court in lieu of trying to win a court judgment.  The 
complexity of the claims involved make a predictable outcome 
uncertain,  and the additional fact that the disputed land 
lies within the Decani monastery's Special Zoning Area (SZA) 
makes it virtually impossible that the SOEs could restart 
commercial functions, even if they were successful in court. 
In addition, Tschoepke joined poloff in urging the municipal 
government to maintain good relations with the monastery, 
keeping in mind the fact that the monastery's consent will be 
necessary for any kind of development or action within the 
SZA going forward.  At the conclusion of the meeting, Mayor 
Berisha declared that he would meet the monastery leadership 
"but only with the U.S. Embassy present." 
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¶4.  (C) The monastery is similarly ready to find a deal, 
although head monk Father Sava Janjic continues to abide by a 
Serbian Orthodox Church (SOC) moratorium on contact with 
Kosovo government officials, at any level, and the ICO/EULEX 
missions.  As Sava explained on August 13, "we (the SOC) 
absolutely cannot be seen having contact or making deals with 
any Albanians."  Tschoepke, who also joined the meeting, 
advised Sava that a mediated settlement may still be possible 
in the context of the Special Chamber proceeding, during 
which the court would seek input from both sides and attempt 
to find a settlement.  (Note: On August 15, Tschoepke told us 
that the Special Chamber judges had confirmed to him that 
they would be able to handle the case in that way.  End 
Note).  As things stand now, the monastery will present a 
settlement proposal to the Special Chamber when the court 
hears the case.  This proposal involves the monastery 
securing uncontested ownership of the disputed land in 
question, which is adjacent to the monastery, and in return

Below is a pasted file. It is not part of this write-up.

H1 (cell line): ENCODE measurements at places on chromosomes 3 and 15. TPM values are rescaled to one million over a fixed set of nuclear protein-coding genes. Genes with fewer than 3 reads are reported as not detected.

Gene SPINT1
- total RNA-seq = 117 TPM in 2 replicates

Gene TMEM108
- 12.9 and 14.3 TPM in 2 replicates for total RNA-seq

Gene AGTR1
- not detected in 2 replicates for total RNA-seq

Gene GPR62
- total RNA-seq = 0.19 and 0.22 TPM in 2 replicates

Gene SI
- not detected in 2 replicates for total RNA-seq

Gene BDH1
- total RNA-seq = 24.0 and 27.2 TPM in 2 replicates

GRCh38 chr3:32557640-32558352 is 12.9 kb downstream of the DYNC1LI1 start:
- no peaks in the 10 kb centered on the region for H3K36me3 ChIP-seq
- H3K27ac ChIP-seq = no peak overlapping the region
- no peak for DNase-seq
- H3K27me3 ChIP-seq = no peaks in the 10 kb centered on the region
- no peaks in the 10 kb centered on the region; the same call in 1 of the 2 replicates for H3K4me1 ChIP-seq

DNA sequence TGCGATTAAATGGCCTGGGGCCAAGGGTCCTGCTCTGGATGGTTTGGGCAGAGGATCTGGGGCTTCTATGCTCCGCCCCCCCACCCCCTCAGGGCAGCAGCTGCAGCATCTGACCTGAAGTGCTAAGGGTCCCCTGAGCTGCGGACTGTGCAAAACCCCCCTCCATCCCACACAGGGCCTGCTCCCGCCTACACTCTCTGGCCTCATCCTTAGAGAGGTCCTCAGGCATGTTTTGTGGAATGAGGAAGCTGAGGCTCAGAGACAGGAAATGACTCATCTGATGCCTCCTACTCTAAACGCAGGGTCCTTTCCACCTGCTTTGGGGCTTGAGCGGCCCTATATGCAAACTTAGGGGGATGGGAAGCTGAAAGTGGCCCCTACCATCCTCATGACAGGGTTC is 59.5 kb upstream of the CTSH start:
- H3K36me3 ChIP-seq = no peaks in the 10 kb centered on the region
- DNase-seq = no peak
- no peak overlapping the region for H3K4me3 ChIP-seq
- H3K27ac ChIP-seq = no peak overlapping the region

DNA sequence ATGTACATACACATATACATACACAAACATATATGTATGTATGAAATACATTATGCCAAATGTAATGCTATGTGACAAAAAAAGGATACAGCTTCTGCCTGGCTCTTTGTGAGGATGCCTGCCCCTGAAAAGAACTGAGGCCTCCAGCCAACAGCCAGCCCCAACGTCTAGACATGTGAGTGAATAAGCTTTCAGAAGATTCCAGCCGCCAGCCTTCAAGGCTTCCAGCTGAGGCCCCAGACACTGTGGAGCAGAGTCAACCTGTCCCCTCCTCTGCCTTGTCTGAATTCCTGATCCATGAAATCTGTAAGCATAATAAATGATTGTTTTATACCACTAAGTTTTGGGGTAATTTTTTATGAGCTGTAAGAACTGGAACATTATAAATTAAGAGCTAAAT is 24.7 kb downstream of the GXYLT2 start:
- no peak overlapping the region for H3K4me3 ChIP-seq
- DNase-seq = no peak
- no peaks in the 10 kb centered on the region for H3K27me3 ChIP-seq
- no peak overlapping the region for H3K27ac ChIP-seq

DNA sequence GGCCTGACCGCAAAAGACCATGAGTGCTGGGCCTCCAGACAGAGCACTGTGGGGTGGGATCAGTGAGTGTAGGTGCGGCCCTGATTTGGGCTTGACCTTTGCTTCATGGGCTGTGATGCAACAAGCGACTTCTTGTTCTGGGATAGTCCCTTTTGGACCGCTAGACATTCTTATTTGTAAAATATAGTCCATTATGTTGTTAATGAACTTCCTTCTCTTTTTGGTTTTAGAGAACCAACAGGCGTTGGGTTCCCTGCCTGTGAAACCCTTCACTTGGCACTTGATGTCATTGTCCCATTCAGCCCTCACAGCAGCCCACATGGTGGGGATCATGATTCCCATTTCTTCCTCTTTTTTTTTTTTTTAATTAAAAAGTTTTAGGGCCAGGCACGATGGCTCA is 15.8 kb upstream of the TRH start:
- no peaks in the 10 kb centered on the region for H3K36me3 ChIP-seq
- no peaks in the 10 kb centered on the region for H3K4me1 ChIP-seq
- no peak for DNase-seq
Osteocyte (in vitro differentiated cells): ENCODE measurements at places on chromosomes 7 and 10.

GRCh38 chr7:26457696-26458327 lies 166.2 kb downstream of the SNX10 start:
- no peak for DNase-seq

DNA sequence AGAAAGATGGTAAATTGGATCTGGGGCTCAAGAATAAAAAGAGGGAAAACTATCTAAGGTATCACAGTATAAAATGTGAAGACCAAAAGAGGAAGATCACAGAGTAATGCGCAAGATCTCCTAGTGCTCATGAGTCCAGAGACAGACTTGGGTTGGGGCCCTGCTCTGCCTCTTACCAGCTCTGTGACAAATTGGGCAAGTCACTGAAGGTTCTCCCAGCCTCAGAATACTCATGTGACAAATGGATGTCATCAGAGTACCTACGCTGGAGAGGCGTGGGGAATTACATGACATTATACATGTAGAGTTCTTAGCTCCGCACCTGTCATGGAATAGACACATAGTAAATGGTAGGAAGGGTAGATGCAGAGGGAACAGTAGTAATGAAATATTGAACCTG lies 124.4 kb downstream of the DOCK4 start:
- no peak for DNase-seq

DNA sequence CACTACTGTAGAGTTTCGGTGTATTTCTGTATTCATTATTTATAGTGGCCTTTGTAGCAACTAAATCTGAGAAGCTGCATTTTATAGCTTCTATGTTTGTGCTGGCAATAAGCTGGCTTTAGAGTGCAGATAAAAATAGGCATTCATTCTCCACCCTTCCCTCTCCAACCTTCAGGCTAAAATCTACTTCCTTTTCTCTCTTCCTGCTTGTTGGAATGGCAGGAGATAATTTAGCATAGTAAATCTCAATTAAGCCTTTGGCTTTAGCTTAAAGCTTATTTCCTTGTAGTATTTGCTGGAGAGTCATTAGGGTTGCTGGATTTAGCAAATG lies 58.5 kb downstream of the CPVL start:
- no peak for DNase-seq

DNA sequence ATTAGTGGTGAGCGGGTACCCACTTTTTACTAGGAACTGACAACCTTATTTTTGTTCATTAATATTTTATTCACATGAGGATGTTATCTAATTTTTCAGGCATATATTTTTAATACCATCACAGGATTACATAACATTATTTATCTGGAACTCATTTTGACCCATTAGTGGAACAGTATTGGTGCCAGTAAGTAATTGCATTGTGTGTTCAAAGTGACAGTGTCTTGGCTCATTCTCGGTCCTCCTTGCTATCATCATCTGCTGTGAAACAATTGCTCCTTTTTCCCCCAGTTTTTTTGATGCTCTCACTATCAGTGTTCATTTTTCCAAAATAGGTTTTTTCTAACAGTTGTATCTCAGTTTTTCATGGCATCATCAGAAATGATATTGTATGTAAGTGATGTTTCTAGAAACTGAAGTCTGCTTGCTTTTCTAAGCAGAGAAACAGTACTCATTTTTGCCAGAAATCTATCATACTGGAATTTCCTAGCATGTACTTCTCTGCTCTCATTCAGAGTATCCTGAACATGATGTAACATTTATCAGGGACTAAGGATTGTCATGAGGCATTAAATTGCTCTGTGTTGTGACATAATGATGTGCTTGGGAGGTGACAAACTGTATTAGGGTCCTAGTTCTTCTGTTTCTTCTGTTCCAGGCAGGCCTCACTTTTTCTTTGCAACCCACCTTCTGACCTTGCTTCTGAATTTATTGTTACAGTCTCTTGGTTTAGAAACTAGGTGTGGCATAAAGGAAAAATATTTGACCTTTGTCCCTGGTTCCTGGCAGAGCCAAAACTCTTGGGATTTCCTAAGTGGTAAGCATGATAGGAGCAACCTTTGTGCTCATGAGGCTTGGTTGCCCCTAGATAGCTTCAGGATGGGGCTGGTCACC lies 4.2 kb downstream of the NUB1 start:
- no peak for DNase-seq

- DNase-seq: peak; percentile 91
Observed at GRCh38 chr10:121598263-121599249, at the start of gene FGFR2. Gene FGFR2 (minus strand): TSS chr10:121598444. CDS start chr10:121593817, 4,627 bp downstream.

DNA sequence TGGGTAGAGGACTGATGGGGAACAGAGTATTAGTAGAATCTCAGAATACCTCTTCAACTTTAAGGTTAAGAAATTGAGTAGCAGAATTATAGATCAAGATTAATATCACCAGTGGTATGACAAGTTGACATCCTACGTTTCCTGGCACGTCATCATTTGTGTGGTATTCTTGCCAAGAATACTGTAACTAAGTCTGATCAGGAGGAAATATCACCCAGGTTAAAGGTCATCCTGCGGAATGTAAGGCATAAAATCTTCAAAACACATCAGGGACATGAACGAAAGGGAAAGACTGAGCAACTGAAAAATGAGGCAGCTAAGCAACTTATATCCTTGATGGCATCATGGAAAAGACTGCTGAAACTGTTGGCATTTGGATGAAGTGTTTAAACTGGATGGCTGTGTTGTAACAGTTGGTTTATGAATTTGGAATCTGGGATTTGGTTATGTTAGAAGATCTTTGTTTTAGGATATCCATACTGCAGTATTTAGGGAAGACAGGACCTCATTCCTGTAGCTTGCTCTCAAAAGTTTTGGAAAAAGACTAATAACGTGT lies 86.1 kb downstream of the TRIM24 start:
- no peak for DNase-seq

giving up undisputed parcels it owns in the middle of the 
town itself. 
...and Gjakova 
¶5.  (C) We are also engaged in another church-related 
property problem in Gjakova/Djakovica.  The property in 
question is the site of a Milosevic-era church partially 
destroyed in 1999 and then completely razed during the March 
2004 riots, making it one of 35 SOC properties slated to be 
rebuilt under the rubric of the Council of Europe-led 
Reconstruction Implementation Commission (RIC).  In recent 
months, Gjakova mayor Pal Lekaj (AAK) - without consulting 
the SOC or the RIC - ordered the site cleared and had a park 
constructed on it, covering up the foundation of the church 
building.  This has provoked a continuing strong reaction 
from the Serbian government and hard-line elements in the 
SOC.  In concert with the ICO, we have discussed the issue 
with Lekaj several times.  As with the Decani case, we have 
asked for and obtained the intervention of Haradinaj as a 
means of convincing the mayor to reach a settlement.  At our 
most recent meeting on August 7, Lekaj appeared willing to 
find a solution, and accepted the fact that the property 
belongs to the church.  Working with Father Sava, we have 
informed the mayor that he must uncover the church's 
foundations and fence the property, albeit in a way that 
would preserve as much of the park as possible and allow 
continued access to it.  ICO will work with the RIC to